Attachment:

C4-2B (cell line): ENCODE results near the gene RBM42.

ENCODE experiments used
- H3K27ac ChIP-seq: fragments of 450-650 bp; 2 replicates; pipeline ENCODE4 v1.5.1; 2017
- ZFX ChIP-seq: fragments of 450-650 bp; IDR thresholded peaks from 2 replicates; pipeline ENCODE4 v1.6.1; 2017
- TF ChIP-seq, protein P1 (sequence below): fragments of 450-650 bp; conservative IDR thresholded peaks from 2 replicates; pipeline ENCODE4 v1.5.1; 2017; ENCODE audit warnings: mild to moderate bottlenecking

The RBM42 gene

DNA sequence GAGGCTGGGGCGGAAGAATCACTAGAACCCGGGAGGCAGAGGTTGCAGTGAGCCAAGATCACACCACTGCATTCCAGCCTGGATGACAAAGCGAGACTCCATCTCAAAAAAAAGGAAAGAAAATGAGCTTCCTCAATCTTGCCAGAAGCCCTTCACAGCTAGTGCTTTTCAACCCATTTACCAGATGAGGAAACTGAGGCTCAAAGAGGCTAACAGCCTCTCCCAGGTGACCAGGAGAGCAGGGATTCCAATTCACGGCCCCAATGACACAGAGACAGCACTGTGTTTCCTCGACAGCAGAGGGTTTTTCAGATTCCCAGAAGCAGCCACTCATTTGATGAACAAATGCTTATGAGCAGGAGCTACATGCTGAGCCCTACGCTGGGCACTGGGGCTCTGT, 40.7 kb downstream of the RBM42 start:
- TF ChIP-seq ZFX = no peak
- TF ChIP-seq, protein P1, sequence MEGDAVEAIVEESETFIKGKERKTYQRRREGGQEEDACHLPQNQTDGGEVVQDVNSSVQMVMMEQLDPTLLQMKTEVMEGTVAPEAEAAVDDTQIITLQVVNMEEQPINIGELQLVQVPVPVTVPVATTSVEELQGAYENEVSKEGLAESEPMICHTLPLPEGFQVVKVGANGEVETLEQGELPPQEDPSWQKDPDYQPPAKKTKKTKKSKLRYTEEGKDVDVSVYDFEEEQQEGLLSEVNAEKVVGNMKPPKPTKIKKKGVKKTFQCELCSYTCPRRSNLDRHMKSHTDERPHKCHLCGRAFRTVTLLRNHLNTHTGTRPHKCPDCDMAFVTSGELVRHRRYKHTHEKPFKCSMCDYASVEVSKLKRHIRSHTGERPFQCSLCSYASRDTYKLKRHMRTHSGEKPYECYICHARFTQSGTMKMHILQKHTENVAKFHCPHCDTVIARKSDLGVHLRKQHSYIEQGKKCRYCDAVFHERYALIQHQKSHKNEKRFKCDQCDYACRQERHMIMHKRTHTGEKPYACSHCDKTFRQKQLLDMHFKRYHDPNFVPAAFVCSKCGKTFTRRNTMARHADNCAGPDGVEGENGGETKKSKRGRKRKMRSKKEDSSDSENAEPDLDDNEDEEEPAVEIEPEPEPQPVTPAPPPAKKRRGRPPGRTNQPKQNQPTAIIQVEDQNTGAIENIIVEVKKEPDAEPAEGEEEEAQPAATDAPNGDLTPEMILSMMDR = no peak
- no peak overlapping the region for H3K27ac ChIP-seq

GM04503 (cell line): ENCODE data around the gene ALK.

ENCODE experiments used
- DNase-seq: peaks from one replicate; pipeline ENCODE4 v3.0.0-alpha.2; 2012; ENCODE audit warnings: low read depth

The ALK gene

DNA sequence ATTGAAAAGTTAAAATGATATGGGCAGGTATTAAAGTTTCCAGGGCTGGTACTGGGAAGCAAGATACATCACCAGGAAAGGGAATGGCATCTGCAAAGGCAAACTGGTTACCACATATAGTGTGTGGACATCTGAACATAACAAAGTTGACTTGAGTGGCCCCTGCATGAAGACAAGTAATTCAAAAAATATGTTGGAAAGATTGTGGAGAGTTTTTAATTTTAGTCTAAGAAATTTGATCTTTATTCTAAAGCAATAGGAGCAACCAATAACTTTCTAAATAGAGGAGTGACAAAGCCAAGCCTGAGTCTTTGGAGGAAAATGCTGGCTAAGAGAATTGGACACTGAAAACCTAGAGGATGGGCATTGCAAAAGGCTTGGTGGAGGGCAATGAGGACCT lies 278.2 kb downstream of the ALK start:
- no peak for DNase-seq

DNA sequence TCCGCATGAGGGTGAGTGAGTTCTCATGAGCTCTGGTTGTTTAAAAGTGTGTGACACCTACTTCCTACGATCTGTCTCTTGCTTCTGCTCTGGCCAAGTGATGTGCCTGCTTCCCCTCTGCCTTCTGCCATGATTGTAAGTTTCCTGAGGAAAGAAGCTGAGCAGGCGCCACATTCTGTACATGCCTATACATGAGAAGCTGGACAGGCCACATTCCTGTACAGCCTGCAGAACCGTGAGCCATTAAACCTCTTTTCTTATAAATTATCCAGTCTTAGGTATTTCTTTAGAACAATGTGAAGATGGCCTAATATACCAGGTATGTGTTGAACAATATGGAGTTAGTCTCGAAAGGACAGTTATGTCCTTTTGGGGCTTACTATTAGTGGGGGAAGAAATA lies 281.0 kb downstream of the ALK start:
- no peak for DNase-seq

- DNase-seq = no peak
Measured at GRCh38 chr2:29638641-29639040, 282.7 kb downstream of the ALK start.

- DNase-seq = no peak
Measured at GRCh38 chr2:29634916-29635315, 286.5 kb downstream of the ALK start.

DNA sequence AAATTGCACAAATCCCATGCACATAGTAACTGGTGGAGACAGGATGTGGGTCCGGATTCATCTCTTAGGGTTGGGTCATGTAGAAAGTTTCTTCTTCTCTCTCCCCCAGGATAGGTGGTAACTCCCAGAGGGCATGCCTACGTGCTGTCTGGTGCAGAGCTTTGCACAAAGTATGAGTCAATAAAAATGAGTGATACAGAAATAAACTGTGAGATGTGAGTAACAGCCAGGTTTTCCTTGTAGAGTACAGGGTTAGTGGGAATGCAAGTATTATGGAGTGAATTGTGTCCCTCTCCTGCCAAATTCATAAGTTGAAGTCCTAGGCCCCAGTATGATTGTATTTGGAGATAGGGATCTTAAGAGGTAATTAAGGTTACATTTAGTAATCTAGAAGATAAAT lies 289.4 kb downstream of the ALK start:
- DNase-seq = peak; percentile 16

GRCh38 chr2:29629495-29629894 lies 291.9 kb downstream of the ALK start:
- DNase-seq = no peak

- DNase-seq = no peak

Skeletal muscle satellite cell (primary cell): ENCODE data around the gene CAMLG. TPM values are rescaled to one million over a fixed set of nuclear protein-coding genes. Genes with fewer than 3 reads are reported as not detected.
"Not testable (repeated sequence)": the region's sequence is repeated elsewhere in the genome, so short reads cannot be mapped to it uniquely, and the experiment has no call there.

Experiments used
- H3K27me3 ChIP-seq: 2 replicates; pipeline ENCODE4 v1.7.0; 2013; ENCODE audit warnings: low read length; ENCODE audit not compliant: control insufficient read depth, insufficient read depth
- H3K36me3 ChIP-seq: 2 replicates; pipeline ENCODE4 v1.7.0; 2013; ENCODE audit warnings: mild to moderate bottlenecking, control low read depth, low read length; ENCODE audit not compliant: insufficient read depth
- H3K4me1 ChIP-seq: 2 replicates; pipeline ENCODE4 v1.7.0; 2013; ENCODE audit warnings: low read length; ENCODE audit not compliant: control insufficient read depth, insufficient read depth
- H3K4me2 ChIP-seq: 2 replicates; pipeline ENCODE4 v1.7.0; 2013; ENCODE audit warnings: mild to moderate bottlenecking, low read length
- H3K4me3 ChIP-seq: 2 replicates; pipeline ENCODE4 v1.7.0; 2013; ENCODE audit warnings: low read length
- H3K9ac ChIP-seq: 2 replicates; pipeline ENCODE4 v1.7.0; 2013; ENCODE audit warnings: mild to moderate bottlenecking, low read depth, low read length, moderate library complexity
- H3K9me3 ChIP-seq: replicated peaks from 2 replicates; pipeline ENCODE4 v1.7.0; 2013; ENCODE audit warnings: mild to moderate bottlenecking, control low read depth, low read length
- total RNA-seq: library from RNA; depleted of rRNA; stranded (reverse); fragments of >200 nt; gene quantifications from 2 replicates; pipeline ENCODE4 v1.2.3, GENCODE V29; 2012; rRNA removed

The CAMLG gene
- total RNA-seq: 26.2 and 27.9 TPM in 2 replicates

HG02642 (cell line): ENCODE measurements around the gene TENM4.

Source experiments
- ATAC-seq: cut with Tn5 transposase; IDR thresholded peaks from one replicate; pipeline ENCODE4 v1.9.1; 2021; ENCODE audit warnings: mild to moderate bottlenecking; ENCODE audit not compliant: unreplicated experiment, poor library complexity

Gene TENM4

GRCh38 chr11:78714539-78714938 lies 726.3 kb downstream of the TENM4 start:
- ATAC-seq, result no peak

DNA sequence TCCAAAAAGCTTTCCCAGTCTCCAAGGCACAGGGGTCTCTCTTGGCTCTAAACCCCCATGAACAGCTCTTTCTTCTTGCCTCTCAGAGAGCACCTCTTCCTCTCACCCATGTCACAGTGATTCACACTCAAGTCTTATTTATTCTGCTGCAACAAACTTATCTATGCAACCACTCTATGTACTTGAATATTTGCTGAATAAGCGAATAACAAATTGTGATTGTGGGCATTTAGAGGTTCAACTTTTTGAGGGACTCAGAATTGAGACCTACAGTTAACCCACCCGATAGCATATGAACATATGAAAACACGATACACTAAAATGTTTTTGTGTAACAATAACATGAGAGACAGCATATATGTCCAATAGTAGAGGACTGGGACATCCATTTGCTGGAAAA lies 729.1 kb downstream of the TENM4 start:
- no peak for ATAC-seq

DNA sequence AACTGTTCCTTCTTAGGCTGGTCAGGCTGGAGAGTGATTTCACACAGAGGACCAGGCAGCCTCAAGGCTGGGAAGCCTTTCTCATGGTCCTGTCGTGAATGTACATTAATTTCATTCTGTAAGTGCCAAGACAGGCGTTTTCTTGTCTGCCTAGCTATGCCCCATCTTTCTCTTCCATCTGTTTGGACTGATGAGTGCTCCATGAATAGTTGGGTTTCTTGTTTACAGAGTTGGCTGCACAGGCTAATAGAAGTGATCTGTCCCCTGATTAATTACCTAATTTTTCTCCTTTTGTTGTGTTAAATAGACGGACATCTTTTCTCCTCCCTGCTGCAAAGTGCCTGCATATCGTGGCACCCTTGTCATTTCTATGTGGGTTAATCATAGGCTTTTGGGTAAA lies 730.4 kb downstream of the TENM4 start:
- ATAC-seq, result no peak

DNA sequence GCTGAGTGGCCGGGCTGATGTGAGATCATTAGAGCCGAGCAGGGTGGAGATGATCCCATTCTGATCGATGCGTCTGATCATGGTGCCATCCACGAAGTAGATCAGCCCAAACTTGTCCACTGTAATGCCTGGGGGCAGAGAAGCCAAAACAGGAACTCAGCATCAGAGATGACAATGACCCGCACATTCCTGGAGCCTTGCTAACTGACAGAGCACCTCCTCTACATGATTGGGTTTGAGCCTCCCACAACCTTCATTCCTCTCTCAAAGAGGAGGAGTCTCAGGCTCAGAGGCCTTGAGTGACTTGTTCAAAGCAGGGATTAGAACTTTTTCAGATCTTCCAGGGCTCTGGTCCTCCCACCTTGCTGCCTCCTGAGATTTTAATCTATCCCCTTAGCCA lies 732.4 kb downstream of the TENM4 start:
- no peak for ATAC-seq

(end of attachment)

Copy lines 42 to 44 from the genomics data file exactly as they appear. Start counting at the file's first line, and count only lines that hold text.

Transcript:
Source experiments
- ATAC-seq: cut with Tn5 transposase; IDR thresholded peaks from one replicate; pipeline ENCODE4 v1.9.1; 2021; ENCODE audit warnings: mild to moderate bottlenecking; ENCODE audit not compliant: unreplicated experiment, poor library complexity

Gene TENM4